Francis said in his encyclical that a “technocratic paradigm” has “destroyed” the mutually beneficial relationship with the environment that humans have at times enjoyed. Humanity’s “power and the progress we are producing are turning against us,” the Pope argued.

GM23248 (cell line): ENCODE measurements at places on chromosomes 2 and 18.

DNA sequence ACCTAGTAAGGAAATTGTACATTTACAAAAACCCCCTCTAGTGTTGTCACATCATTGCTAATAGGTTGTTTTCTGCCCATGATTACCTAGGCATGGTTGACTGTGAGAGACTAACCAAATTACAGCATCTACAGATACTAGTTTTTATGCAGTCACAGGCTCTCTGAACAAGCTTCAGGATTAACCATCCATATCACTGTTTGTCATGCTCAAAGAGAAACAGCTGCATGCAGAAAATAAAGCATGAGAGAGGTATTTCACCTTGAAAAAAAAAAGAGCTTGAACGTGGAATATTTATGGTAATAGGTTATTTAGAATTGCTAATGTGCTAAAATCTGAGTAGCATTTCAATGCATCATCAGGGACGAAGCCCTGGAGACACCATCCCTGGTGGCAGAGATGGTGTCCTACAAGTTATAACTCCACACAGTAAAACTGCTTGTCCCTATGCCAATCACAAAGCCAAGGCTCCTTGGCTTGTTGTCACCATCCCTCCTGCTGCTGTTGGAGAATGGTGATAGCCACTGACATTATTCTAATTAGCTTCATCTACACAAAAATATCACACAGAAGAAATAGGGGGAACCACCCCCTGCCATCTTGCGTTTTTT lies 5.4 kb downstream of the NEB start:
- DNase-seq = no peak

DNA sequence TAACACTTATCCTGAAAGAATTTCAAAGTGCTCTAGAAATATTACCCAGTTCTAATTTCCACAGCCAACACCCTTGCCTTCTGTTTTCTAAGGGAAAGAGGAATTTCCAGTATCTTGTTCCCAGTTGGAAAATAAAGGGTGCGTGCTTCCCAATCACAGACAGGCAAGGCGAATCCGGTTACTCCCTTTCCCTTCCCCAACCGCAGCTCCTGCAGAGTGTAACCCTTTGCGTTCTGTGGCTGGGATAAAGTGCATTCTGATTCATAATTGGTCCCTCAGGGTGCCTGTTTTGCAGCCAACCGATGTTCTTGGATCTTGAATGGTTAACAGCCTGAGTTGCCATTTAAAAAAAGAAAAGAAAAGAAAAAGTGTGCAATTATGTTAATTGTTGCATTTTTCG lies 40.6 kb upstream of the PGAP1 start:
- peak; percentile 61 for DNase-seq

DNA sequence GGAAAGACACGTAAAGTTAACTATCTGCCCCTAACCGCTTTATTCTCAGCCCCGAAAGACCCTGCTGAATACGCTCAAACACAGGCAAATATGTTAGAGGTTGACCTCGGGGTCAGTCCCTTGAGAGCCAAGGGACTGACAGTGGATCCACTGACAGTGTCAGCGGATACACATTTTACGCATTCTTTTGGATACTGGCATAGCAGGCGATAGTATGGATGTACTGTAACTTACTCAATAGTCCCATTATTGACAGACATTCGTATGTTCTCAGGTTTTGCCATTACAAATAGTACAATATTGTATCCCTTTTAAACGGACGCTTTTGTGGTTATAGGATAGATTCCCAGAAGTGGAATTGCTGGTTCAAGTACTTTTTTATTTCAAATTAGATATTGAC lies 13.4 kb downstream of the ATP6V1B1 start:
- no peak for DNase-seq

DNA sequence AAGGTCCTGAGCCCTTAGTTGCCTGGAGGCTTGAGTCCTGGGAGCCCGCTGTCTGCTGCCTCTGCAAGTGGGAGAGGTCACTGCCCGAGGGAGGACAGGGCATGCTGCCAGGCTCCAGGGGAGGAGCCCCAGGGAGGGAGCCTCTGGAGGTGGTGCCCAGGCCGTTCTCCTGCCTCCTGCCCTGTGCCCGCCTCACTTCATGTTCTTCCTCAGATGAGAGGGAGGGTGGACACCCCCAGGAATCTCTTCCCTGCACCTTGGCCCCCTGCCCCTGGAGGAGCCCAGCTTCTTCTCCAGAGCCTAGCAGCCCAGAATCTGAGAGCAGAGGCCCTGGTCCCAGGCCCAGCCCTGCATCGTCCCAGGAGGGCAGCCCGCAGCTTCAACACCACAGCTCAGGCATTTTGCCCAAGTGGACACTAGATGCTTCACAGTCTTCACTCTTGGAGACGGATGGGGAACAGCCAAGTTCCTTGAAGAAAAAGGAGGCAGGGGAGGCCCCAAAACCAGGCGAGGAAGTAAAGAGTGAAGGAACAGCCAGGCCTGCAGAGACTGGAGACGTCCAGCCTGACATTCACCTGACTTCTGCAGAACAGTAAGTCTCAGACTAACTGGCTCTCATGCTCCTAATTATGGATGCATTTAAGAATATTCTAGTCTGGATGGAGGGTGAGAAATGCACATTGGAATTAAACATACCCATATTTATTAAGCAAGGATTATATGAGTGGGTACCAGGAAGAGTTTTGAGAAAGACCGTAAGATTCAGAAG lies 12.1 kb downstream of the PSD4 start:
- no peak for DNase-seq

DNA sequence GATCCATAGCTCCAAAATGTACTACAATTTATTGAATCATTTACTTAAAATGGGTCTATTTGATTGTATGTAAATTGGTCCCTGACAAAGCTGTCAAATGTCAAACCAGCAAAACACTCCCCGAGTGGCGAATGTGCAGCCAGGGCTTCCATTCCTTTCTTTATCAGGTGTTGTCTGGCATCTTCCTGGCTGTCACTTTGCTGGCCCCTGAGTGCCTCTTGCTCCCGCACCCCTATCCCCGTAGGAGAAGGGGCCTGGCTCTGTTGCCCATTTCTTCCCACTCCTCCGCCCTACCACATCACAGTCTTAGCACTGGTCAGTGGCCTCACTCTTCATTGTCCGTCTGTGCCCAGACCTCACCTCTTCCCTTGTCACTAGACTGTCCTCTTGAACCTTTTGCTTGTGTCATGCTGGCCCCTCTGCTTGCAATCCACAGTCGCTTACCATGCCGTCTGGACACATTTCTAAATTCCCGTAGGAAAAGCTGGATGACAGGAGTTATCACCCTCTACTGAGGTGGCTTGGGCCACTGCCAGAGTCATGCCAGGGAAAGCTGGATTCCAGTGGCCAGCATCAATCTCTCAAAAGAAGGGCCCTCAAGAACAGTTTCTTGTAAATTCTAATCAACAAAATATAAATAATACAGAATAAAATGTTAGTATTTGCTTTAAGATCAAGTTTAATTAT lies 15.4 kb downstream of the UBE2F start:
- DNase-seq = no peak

Then, the 2023 United Nations Climate Change Conference encouraged us to inspire a decisive acceleration of a transition to clean energy and effective commitments to continue monitoring global temperatures and greenhouse gas emissions. Pope Francis argued, however, that longtime global diplomatic arrangements have failed to meet the challenges of the climate emergency. He described the need for “spiritual motivations” for climate action. He even noted that the Book of Genesis records that, upon creation of the universe, “God saw everything that he had made, and indeed, it was very good.” Moreover, Genesis 2:15 calls on us to be good stewards of the Earth, while 1 Peter 4:10 says that each of you should use whatever gift you have to serve others.